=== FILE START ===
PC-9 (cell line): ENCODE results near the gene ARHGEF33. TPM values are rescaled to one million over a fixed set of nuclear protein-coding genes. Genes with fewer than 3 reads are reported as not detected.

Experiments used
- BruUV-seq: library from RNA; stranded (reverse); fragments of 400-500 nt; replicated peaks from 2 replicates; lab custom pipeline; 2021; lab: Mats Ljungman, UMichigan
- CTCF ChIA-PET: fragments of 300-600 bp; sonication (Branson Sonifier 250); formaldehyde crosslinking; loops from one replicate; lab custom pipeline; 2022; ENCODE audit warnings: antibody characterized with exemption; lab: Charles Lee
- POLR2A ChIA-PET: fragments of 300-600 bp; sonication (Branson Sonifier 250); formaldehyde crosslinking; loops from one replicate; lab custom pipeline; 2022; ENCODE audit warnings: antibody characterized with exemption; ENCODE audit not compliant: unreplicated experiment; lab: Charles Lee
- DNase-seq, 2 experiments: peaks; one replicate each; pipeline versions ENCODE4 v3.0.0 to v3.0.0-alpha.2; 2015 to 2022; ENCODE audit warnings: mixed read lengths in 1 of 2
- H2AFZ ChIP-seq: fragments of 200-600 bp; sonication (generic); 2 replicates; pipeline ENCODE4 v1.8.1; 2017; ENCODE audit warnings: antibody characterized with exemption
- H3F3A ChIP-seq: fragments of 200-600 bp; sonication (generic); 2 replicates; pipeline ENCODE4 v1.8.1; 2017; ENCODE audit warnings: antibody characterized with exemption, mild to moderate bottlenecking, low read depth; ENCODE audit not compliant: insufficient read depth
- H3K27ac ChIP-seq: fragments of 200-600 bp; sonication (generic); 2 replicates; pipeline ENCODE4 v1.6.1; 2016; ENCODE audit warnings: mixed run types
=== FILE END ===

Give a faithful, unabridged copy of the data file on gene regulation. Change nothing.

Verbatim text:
PC-9 (cell line): ENCODE results near the gene ARHGEF33. TPM values are rescaled to one million over a fixed set of nuclear protein-coding genes. Genes with fewer than 3 reads are reported as not detected.

Experiments used
- BruUV-seq: library from RNA; stranded (reverse); fragments of 400-500 nt; replicated peaks from 2 replicates; lab custom pipeline; 2021; lab: Mats Ljungman, UMichigan
- CTCF ChIA-PET: fragments of 300-600 bp; sonication (Branson Sonifier 250); formaldehyde crosslinking; loops from one replicate; lab custom pipeline; 2022; ENCODE audit warnings: antibody characterized with exemption; lab: Charles Lee
- POLR2A ChIA-PET: fragments of 300-600 bp; sonication (Branson Sonifier 250); formaldehyde crosslinking; loops from one replicate; lab custom pipeline; 2022; ENCODE audit warnings: antibody characterized with exemption; ENCODE audit not compliant: unreplicated experiment; lab: Charles Lee
- DNase-seq, 2 experiments: peaks; one replicate each; pipeline versions ENCODE4 v3.0.0 to v3.0.0-alpha.2; 2015 to 2022; ENCODE audit warnings: mixed read lengths in 1 of 2
- H2AFZ ChIP-seq: fragments of 200-600 bp; sonication (generic); 2 replicates; pipeline ENCODE4 v1.8.1; 2017; ENCODE audit warnings: antibody characterized with exemption
- H3F3A ChIP-seq: fragments of 200-600 bp; sonication (generic); 2 replicates; pipeline ENCODE4 v1.8.1; 2017; ENCODE audit warnings: antibody characterized with exemption, mild to moderate bottlenecking, low read depth; ENCODE audit not compliant: insufficient read depth
- H3K27ac ChIP-seq: fragments of 200-600 bp; sonication (generic); 2 replicates; pipeline ENCODE4 v1.6.1; 2016; ENCODE audit warnings: mixed run types